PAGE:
Deficit warrior Ryan sees national security as a budget issue

When it comes to foreign policy and national defense, Mitt Romney’s vice presidential pick, Rep. Paul RyanPaul Davis RyanDemocrats hit Scalia over LGBTQ rights Three-way clash set to dominate Democratic debate Krystal Ball touts Sanders odds in Texas MORE (R-Wis.), sees things through a budgetary lens.

Ryan, the chairman of the House Budget Committee and the leading Republican in Congress on the deficit, has comparatively little experience with foreign policy or dealing with U.S. military leaders.

His main argument on defense is that national security will be compromised if the country does not get its budget deficit in order.

“If there’s one thing I could say with complete confidence about American foreign policy, it is this: Our fiscal policy and our foreign policy are on a collision course, and if we fail to put our budget on a sustainable path, then we are choosing decline as a world power,” Ryan said in a speech last year at the Alexander Hamilton Society.

The congressman stirred up a rare rift between Republicans and military brass this spring when he suggested that generals were essentially lying to Congress in expressing support of President Obama’s reduced defense budget.

“We don’t think the generals are giving us their true advice,” Ryan said. “We don’t think the generals believe that their budget is really the right budget.”

Joint Chiefs of Staff Chairman Gen. Martin Dempsey responded with a rare public rebuke of a lawmaker, telling reporters: “There’s a difference between having someone say they don’t believe what you said versus … calling us collectively liars.”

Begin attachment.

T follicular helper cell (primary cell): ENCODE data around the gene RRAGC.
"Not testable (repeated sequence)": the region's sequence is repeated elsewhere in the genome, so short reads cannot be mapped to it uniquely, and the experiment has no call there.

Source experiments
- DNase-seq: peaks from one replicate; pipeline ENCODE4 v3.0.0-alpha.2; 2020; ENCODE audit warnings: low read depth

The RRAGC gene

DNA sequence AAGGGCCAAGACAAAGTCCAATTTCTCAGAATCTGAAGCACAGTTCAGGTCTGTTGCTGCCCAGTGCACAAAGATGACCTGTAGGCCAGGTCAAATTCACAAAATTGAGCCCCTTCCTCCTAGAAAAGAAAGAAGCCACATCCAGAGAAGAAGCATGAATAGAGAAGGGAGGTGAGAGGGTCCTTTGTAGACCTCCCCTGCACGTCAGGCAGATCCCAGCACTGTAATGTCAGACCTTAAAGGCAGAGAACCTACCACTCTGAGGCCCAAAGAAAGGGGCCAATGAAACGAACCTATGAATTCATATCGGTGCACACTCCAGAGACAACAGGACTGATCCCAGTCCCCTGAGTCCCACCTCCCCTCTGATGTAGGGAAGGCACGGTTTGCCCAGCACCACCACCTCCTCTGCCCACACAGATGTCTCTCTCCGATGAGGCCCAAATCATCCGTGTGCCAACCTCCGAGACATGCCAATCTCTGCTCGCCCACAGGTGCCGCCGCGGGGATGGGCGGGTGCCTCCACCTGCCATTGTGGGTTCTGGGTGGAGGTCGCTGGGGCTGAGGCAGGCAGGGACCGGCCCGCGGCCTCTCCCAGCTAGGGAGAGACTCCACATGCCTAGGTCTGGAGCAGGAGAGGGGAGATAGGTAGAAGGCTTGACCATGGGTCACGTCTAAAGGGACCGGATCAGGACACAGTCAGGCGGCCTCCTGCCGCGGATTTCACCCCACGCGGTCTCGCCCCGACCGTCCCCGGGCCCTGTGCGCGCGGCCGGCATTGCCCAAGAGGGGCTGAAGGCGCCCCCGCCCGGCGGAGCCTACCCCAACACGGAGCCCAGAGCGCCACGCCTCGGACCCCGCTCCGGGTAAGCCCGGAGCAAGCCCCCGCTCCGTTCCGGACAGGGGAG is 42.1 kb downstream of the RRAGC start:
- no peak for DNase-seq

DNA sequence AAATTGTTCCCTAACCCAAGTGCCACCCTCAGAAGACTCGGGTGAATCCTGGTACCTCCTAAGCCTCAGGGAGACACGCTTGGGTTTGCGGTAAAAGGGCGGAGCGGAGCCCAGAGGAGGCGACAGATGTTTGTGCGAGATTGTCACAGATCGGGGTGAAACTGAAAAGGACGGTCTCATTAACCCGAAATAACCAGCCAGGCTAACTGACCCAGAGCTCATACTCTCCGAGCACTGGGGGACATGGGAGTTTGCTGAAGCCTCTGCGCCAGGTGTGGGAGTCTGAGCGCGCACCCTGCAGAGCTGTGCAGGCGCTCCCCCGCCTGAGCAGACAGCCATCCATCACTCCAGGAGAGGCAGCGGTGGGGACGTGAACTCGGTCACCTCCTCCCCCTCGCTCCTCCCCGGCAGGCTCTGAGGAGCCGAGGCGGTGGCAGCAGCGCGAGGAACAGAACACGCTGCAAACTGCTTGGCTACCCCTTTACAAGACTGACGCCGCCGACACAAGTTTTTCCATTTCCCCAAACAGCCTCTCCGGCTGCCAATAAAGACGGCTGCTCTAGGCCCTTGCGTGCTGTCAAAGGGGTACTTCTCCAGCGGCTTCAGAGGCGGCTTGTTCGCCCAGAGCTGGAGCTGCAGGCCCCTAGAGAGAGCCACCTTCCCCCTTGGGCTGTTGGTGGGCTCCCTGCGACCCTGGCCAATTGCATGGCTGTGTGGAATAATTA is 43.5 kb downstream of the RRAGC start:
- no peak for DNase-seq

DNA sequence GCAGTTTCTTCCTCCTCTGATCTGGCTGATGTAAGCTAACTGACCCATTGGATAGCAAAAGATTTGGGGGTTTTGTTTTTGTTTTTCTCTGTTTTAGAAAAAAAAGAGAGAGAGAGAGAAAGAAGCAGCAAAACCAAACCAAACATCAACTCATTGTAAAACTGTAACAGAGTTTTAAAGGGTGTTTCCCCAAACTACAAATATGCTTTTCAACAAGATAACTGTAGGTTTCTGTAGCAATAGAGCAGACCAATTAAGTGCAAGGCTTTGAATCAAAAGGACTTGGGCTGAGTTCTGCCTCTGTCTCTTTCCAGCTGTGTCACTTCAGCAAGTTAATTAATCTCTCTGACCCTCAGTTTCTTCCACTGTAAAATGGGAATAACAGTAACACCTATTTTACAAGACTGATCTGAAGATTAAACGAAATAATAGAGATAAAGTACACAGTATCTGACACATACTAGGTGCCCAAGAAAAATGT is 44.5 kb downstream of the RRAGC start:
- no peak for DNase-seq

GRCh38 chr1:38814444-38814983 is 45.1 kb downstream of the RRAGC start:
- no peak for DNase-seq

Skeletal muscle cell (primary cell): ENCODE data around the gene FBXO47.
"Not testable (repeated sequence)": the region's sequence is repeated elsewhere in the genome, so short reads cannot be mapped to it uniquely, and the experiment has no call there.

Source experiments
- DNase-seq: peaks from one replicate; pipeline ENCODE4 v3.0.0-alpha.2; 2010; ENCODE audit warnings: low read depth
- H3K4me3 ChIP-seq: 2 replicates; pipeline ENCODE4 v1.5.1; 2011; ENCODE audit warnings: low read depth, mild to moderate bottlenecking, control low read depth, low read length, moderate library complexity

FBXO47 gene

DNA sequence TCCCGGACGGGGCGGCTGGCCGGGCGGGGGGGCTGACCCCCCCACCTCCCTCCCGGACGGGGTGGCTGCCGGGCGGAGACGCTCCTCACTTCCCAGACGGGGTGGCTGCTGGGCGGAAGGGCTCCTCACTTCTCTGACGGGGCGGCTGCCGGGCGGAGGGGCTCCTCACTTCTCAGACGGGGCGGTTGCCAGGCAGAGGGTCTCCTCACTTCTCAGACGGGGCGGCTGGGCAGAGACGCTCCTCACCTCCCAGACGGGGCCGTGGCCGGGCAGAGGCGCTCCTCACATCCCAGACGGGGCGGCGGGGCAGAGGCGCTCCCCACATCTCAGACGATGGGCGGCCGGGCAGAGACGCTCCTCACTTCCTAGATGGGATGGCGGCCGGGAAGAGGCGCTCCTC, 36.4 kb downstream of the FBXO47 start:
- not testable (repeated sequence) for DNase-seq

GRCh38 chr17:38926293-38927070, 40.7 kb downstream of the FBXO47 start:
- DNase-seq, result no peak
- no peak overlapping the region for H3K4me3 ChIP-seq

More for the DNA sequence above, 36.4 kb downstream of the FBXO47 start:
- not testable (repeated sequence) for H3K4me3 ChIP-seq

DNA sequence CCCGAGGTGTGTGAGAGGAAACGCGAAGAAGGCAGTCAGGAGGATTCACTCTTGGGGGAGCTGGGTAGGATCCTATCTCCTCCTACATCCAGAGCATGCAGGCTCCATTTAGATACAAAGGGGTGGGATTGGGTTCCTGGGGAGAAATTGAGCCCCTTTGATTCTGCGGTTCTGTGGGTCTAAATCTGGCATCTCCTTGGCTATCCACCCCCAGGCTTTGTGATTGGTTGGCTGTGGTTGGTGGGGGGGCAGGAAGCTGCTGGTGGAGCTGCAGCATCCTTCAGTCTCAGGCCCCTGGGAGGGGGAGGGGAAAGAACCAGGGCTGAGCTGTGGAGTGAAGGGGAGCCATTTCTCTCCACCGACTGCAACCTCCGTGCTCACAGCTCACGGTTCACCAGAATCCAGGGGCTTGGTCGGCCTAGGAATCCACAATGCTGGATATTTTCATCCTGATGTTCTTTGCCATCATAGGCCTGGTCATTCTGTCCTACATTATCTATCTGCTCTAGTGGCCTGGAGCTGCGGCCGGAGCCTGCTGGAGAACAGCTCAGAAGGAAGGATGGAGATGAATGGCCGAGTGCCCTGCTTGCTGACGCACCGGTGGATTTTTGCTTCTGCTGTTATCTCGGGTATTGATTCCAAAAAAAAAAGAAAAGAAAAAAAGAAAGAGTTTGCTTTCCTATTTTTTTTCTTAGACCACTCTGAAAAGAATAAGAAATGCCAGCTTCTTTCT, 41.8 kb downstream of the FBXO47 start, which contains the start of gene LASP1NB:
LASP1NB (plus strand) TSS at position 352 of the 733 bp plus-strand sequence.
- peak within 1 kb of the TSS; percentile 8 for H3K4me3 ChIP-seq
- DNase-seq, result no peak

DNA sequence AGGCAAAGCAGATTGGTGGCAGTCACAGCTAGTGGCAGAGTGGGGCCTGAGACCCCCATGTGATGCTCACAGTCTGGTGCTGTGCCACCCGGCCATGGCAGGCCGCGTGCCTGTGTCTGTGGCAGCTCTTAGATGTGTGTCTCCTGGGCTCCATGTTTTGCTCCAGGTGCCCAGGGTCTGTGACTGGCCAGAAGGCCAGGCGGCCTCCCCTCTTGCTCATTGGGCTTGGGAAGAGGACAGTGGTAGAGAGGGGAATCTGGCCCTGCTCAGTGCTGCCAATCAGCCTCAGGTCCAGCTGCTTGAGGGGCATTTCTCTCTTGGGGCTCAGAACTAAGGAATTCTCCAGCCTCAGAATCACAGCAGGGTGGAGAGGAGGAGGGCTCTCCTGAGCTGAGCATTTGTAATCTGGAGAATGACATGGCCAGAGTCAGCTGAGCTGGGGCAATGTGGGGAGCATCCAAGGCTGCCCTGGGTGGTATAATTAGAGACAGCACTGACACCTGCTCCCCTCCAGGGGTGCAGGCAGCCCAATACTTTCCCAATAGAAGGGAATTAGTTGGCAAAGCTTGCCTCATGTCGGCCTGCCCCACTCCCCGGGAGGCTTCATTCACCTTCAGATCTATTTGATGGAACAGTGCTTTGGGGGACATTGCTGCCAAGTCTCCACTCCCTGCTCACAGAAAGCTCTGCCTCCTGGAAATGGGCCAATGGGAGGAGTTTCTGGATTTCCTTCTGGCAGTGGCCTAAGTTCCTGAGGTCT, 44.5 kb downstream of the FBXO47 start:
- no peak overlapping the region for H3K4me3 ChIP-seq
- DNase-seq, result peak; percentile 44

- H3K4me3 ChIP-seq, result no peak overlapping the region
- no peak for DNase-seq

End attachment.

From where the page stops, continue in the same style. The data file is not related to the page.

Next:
Ryan, who apologized for his remarks, wrote a 2012 budget that would restore some of the initial $487 billion reduction in Pentagon spending proposed by the Obama administration over the next decade.

It would also undo the first year of automatic cuts to defense spending scheduled because of the failure by Congress to approve a deficit-cutting plan last year.

Republicans have sought to pin the defense cuts on Obama, which they say will hurt the economy. Obama and Republican congressional leaders agreed to the automatic cuts, known as sequestration, as part of last summer’s deal to raise the debt ceiling, which Ryan favored.

Stopping those defense cuts would come at the expense of deeper spending cuts elsewhere in the budget, or tax increases that would pay for more defense or non-defense spending.

The looming threat of sequestration has led industry groups to predict more than 1 million jobs could be lost, and big defense contractors have threatened to issue layoff notices to employees just days before the election. As the two parties have deadlocked over a solution to avert the cuts before they take effect at the end of the year, sequestration has taken on a larger role in the presidential campaign.

Romney, who like Ryan has proposed an increase in defense spending, attacked Obama in July over the sequestration cuts, charging the president with insisting on “slashing our military to pay the tab for your irresponsible spending.”